This post is adapted from the paper I have recently presented at the “Regional Workshop on the Conventions on the Illicit trafficking of Cultural Objects”, which was hosted by the Jamaican Ministry of Culture, Gender, Entertainment and Sport. This workshop was held at the Jamaica Pegasus, from March 2-5, 2020. Among the topics for discussion were: Jamaica’s restitution claims, the steps required for Jamaica to become signatory to the relevant treaties and conventions, international best practices, and measures to mitigate the illicit trade and any other inappropriate or undesirable export or import of cultural goods. These measures include the proposed establishment of a Register of Significant Cultural Goods, which would be subject to certain restrictions with regards to trade and export.
In my presentation, I moved away from customary focus on antiquities in discussions on illicit trade and restitution, and focused instead on modern and even contemporary art. You may ask, why bring up contemporary art in such a discussion, as this is a field where cultural and market values are still being negotiated? History has shown us that this may happen very quickly and that a lot of what has been lost in terms of already recognized cultural heritage occurred because its value was not recognized in its own time and the necessary steps were not taken to protect it then. Discussions about cultural heritage preservation cannot neglect the present or, for that matter, the future. They must be informed by a keen eye on changing cultural dynamics and new developments in creative production, so that wise, well-informed decisions are made about what will be the Significant Cultural Objects of the future.
My focus in this paper is on the issues that surround private art collecting in Jamaica, and some of the activities, services, and problems that surround it, particularly the fraught dynamic between private art collecting and public cultural preservation. While most of our discussion in the MCGES workshop was, by virtue of its focus on international conventions and treaties, concerned with cross-border transactions, I speak mainly about domestic dynamics. My position is that we cannot discuss legal and policy frameworks, restitution issues, and ethical standards with regards to the international trade in cultural property, without considering the problems that occur at the domestic level, as the two are interconnected. Given certain recent events and developments here in Jamaica, and elsewhere in the Caribbean, there is some urgency there.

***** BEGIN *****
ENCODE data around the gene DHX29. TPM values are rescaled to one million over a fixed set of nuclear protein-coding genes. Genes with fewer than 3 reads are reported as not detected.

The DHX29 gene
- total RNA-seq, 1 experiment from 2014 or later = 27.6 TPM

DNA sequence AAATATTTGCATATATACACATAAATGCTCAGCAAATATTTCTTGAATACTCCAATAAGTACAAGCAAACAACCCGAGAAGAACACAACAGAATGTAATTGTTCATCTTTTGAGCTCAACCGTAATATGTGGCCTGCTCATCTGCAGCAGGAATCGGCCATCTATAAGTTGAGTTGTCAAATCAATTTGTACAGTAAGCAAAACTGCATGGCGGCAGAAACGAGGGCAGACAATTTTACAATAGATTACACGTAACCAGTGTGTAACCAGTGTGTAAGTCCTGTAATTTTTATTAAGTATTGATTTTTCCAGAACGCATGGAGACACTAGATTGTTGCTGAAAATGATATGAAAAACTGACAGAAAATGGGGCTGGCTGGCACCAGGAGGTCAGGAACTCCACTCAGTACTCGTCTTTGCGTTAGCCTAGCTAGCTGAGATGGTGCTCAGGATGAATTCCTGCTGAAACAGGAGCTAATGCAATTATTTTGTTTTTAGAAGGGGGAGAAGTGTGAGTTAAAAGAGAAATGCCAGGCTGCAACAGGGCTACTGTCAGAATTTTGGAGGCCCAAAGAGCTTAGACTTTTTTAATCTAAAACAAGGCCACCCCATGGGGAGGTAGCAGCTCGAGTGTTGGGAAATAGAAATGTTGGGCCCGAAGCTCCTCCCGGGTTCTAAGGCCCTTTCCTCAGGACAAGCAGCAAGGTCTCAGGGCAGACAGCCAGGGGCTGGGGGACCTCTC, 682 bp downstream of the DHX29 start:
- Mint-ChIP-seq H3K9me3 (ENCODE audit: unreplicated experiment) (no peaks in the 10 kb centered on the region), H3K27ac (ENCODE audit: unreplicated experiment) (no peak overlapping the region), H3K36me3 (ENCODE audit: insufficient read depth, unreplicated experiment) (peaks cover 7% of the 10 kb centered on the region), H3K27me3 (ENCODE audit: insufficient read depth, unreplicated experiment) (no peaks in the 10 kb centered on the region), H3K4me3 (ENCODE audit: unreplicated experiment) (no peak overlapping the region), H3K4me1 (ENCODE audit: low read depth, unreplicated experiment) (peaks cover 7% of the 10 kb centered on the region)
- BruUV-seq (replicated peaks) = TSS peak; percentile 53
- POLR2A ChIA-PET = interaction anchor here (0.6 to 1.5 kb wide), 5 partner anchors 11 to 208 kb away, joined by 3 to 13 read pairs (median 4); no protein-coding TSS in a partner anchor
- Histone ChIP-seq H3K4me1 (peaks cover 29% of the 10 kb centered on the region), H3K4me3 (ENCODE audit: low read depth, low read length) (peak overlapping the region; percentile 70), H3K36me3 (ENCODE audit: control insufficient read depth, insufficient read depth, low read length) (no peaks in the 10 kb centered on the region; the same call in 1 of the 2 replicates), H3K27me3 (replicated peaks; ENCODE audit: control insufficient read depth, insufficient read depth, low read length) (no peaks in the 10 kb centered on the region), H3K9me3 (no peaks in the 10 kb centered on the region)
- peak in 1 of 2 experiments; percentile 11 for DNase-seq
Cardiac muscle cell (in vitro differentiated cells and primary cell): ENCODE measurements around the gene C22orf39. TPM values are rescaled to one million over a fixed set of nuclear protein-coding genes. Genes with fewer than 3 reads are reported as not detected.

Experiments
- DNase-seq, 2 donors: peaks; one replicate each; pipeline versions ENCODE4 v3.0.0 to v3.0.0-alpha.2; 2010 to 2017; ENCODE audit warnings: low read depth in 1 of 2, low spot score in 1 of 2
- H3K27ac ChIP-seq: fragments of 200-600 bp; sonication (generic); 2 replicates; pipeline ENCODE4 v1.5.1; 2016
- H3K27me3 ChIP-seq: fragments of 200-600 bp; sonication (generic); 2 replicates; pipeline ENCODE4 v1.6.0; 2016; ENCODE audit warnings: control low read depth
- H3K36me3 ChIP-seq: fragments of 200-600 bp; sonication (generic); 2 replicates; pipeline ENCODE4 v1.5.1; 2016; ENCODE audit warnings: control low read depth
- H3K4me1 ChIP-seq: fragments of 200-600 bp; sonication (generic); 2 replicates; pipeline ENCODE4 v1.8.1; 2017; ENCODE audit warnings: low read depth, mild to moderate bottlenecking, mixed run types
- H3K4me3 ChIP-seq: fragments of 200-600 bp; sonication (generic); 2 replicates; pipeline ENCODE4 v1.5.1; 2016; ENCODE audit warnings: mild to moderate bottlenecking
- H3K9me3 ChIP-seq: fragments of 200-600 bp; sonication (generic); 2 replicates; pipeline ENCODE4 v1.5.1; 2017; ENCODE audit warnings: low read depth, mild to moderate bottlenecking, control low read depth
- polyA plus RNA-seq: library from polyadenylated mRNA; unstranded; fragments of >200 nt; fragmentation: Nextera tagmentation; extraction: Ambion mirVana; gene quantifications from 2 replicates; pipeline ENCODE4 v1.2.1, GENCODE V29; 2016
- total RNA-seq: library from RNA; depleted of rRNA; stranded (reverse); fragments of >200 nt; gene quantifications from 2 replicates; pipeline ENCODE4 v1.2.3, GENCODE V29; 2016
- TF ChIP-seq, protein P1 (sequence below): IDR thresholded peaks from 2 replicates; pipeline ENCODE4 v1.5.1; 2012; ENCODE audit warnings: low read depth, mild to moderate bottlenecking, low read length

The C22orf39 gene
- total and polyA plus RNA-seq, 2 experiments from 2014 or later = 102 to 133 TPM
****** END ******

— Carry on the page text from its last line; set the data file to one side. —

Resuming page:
A significant part of the problem in the Jamaican context, and in much of the rest of the Caribbean, stems from the informality of the local art market, of which a significant part is entirely off the record and undocumented. This means that much of the trade in art falls outside of the tax net, which is an issue in and of itself, but the secrecy that surrounds the art market in Jamaica also means that proof of ownership is often lacking and that it is very difficult to establish and document provenance, let alone to keep any tabs on how Jamaican art circulates locally or in the international market. This lack of transparency leads to the potential loss of important works of art for Jamaican public collections and makes ventures that may help to mitigate any illicit international trade, such as the proposed Registry of Significant Cultural Objects, very difficult to implement.
Needless to say, this informality also opens the door wide for all sorts of other art market problems, such as art theft and forgeries, and also facilitates the potential involvement of money laundering activities. While the latter is hard to substantiate, it is well documented that art theft has occurred on a number of occasions in Jamaica in the last two decades. It has involved the theft of work by certain well-recognized, up-market artists, in heists that were obviously carefully planned and deliberately targeted, but also more random and pedestrian motivations, such as the scrap metal trade. Forgeries have in recent years also occurred with some frequency in Jamaica, although it is not clear whether they originate locally or are created elsewhere – I suspect that it is a combination of both. From what I have seen recently I have good reason to believe that high quality forgeries of the work of certain major Jamaican artists are again circulating, locally and potentially also internationally. If there is no practice of producing and expecting proper provenance documentation, such fraud becomes a lot easier and is much harder to control.